I awoke this morning with a surprising revelation. Aside from food, I no longer buy much.
At first I thought I was over-reacting so I looked at my purchase history for this past year. I didn’t spend even $500 last year at Walmart and they were my primary online ordering outlet.
Once every month or so I would order a bag of pet food, add some food or household items to achieve the $35 amount for free shipping, and that was it. While I did visit the local Walmart store twice last year, even factoring those two occasions in I spent under $500 total.
I did order several books that I could not attain locally, but I typically ordered used copies through Thriftbooks. The majority of my splurges were at three local restaurants and one local coffee shop. All of those are completely local establishments.
I don’t spend near as much money as I thought I did. Certainly not enough to make a difference in the grand scheme of things. The largest purchase I made last year (aside from my investments) was a gadget I purchased used from my daughter. She had purchased an iPad Pro to replace her aging laptop, discovered that it would not meet her needs, and offered it to me at a sizable discount so she could purchase another used laptop instead.
I had believed that I had been quite profligate with my purchases over these past two years, so to discover that the majority of my spending was on food and household supplies is quite the shock.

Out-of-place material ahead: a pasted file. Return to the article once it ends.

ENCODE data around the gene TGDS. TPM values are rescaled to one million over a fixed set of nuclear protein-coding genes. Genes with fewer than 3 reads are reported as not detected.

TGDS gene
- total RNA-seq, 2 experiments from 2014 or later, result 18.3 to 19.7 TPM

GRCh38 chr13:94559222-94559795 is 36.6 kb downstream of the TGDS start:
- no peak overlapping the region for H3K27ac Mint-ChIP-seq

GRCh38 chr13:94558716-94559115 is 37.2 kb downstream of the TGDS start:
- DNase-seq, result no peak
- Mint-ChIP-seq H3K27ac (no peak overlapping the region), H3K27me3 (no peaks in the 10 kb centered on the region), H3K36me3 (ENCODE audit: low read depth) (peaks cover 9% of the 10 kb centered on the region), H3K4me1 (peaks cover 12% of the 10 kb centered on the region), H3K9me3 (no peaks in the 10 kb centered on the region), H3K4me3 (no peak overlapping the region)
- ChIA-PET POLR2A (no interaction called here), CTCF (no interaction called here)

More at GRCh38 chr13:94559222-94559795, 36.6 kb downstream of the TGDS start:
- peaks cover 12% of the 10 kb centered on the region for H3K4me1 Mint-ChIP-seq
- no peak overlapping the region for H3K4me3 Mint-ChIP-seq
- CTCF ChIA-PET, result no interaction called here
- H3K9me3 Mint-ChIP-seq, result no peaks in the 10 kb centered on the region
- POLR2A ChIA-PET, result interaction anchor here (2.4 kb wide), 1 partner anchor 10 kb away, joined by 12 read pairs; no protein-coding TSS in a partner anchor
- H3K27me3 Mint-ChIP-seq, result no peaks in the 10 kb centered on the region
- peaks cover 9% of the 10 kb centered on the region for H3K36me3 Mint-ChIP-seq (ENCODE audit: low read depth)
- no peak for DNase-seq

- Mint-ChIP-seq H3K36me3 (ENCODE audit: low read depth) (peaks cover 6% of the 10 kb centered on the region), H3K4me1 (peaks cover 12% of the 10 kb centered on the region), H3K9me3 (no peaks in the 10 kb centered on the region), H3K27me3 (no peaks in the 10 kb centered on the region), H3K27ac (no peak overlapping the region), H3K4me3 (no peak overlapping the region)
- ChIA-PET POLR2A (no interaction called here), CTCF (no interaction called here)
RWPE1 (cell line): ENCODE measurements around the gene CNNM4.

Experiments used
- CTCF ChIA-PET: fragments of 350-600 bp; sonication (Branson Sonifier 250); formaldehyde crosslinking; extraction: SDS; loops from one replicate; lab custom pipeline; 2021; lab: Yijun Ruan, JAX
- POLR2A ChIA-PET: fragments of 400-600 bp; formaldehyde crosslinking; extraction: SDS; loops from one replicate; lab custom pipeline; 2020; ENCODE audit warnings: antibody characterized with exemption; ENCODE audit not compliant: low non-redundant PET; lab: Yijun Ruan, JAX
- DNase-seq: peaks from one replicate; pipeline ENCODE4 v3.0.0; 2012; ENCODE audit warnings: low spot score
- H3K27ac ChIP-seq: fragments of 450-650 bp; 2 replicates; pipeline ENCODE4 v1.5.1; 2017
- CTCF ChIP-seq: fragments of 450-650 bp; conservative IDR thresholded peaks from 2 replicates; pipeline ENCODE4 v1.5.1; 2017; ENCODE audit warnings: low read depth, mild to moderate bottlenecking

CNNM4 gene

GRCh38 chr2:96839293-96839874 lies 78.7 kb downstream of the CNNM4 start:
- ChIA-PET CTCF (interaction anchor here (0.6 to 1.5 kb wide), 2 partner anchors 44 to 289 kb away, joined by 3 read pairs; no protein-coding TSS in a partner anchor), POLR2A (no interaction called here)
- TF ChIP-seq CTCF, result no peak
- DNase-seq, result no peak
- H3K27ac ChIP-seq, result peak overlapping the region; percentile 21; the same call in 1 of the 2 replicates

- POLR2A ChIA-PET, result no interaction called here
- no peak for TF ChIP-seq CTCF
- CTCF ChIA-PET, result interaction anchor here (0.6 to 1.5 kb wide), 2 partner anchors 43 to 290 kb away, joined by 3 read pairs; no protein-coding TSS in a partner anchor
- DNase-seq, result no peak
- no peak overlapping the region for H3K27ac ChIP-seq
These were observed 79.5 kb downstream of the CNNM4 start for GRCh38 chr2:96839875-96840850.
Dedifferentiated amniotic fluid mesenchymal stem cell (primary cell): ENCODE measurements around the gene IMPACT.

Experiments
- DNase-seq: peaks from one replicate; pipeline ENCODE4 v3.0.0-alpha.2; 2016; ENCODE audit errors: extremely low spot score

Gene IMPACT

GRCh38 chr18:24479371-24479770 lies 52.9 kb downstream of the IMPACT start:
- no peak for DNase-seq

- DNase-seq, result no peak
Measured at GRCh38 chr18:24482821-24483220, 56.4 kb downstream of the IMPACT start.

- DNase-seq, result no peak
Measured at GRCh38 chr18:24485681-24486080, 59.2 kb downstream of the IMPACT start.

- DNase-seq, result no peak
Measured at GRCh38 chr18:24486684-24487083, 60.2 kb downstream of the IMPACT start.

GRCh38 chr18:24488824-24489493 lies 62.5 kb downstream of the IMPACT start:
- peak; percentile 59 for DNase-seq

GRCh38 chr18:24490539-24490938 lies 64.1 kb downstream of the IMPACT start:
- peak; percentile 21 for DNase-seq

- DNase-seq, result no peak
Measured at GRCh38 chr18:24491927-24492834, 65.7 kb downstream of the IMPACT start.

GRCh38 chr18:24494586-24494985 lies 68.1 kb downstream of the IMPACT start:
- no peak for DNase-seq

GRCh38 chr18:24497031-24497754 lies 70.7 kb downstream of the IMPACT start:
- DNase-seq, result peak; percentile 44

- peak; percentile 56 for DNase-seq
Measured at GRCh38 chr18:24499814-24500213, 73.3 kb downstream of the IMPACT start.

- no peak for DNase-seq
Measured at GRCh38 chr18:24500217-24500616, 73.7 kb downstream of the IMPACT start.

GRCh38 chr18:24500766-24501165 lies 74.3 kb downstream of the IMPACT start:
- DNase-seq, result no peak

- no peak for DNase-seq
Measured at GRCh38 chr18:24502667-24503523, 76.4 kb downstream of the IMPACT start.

I looked back even further. I didn’t have all of my records, but it was fairly easy to calculate. I can look at anything I’ve acquired since I’ve lived in this little house and recall where and when I purchased it. The conclusion is glaringly obvious after that inventory: I stopped spending money after my experiment with extreme minimalism. Since I currently feel as if I own too much, I suspect that the experiment affected me more than I thought.
My little $500 I spend at Walmart each year is a drop in the bucket compared to the $7,000 the Walton family earns in a single minute. I doubt that they will even miss that tiny amount. Still, that’s one less bottle of fancy champagne that they can buy so I will have to be content.
I wonder what would happen if we all embraced minimalism. Most people spend a lot more than me; I spent a lot more than I did before I began this path. If we all just started buying less, would that make a difference in the world of the monsters?
And who am I to complain about how large they’ve become when I drastically reduced the amount I give them over a decade ago?
This makes me wonder if I could make more of an impact by simply encouraging people to spend less overall rather than to boycott individual companies. Regardless, my little blog is invisible in the face of the big name frugality and minimalism blogs out there. Does it matter what I do, since my refusal to promote this website limits my reach?
I don’t have the answers to my questions. They are heavy on my mind, however, so I thought I would share them with you today.
I’ve written a lot of books sharing my odd view of life in hopes of helping others. My most notorious book is titled The Shoestring Girl: How I Live on Practically Nothing and You Can Too, but The Minimalist Cleaning Method is pretty popular as well. You can find them at the following places:
Barnes and Noble